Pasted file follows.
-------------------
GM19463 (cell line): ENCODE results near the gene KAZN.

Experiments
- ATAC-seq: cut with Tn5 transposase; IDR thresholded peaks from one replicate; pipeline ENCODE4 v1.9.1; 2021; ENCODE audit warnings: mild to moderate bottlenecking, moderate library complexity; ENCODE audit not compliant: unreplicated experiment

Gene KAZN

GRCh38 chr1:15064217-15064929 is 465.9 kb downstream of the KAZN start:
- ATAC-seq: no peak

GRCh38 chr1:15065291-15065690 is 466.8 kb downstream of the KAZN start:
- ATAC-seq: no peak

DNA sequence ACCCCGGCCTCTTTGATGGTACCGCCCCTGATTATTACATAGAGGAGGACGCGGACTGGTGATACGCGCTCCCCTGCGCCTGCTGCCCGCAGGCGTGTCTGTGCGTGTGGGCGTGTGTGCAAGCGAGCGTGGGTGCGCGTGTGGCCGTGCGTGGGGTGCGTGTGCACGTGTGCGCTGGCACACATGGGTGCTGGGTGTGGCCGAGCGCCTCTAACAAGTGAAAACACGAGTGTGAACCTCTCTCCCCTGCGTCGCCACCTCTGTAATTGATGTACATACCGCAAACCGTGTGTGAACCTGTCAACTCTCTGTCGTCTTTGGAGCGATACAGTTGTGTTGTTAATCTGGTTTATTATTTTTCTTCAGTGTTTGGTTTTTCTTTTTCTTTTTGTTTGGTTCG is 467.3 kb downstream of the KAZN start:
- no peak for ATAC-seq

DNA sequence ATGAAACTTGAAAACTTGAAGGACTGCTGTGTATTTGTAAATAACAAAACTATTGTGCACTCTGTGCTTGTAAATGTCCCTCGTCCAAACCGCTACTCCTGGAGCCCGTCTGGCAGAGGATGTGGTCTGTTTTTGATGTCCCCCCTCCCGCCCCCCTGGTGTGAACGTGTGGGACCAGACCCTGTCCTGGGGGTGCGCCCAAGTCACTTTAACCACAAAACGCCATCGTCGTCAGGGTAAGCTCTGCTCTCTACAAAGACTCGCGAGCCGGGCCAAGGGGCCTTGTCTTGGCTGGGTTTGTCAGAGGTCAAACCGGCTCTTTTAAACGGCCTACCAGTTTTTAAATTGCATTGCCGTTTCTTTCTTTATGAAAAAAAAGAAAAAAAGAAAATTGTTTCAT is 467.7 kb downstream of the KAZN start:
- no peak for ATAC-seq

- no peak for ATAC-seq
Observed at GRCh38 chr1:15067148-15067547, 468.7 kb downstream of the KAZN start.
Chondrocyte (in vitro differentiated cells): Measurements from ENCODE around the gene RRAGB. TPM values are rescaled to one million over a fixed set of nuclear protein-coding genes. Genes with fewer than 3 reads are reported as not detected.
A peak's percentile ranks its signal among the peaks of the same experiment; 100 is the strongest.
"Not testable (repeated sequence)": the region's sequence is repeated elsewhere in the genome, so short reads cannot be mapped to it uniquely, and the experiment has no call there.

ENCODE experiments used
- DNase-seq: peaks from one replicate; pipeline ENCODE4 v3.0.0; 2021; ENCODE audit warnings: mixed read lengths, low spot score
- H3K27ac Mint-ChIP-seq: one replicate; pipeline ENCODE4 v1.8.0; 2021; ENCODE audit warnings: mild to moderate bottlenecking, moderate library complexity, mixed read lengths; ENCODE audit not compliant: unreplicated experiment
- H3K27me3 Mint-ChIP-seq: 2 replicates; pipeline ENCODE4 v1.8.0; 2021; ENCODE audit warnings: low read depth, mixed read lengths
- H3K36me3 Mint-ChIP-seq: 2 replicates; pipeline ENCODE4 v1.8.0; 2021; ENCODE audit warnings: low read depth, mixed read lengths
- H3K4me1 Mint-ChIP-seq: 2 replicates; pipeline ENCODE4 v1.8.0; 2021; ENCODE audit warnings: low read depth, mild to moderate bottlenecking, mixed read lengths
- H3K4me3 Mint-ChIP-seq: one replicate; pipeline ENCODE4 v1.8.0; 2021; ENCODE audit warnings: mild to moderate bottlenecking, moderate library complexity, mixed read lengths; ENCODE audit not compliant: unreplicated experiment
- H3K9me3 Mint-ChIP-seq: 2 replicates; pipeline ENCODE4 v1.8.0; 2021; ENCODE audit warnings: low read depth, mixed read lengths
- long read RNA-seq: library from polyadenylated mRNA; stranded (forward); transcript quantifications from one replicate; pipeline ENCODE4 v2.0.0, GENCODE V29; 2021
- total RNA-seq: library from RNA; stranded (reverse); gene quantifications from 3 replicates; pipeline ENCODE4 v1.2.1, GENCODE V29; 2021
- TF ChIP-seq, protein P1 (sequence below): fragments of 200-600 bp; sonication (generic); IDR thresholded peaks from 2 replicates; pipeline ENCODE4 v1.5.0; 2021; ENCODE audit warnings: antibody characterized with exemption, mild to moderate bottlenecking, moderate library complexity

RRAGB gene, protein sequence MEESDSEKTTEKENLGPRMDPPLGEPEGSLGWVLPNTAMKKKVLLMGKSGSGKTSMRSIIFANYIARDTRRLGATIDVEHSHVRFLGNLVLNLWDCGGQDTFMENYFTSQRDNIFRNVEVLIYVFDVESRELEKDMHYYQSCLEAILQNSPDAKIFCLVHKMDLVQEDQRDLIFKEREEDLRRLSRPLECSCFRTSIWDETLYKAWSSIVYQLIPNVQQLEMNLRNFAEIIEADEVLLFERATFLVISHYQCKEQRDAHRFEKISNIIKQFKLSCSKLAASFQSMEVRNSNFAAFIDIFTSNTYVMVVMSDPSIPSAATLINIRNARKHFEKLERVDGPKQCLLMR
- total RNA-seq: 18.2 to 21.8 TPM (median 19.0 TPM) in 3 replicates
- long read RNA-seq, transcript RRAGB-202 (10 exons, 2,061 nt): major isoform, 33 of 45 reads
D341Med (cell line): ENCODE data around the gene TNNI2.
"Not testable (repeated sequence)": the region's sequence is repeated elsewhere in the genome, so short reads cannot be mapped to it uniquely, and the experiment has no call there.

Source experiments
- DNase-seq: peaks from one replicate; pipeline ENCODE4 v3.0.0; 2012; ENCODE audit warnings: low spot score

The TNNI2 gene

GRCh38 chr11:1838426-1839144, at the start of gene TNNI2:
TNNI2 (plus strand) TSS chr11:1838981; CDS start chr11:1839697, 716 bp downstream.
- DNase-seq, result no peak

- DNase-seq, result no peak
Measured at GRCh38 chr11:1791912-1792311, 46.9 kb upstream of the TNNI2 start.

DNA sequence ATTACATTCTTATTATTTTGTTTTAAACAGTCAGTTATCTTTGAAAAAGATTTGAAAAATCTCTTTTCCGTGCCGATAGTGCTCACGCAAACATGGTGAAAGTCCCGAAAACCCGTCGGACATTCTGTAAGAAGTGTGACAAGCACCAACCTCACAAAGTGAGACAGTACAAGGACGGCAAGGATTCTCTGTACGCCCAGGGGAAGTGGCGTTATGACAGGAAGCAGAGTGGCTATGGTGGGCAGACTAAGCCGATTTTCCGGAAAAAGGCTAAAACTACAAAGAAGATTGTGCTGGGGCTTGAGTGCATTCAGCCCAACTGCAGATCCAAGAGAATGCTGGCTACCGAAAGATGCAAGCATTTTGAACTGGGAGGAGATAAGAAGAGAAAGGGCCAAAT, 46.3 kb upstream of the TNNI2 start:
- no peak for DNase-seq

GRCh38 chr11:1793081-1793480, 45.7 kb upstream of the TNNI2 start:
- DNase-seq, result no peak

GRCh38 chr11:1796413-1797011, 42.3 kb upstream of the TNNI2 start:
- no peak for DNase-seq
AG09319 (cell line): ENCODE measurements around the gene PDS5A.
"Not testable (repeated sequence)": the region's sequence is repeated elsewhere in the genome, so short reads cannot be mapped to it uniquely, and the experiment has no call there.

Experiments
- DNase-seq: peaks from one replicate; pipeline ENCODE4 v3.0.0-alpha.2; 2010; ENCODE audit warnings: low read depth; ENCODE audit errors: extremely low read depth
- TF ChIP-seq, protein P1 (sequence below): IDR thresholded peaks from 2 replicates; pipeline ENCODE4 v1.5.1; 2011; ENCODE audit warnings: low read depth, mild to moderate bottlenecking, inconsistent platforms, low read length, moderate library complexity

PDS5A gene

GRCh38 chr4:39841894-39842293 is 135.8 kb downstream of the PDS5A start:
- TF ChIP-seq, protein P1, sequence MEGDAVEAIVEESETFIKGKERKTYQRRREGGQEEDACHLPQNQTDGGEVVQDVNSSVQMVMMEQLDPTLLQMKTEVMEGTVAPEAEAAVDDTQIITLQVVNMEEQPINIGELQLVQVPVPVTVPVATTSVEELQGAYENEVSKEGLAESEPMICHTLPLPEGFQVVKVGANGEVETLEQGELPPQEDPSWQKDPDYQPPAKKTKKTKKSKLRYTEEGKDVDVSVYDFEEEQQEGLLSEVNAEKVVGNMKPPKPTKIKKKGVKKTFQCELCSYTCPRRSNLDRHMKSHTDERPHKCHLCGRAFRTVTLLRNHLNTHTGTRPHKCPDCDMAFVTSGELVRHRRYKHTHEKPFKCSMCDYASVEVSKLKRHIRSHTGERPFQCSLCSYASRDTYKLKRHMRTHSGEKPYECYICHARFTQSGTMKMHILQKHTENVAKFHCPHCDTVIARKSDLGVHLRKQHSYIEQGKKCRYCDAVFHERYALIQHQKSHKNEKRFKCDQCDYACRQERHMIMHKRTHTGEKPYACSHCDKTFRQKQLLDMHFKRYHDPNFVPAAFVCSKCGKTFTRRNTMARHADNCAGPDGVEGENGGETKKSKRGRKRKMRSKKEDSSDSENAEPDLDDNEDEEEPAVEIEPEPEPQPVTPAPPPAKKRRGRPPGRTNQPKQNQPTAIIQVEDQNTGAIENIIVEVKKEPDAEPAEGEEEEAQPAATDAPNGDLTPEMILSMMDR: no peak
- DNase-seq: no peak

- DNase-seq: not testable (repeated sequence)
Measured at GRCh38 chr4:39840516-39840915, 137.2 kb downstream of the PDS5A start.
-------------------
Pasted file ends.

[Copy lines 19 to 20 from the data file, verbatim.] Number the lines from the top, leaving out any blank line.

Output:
- DNase-seq: peaks from one replicate; pipeline ENCODE4 v3.0.0; 2021; ENCODE audit warnings: mixed read lengths, low spot score
- H3K27ac Mint-ChIP-seq: one replicate; pipeline ENCODE4 v1.8.0; 2021; ENCODE audit warnings: mild to moderate bottlenecking, moderate library complexity, mixed read lengths; ENCODE audit not compliant: unreplicated experiment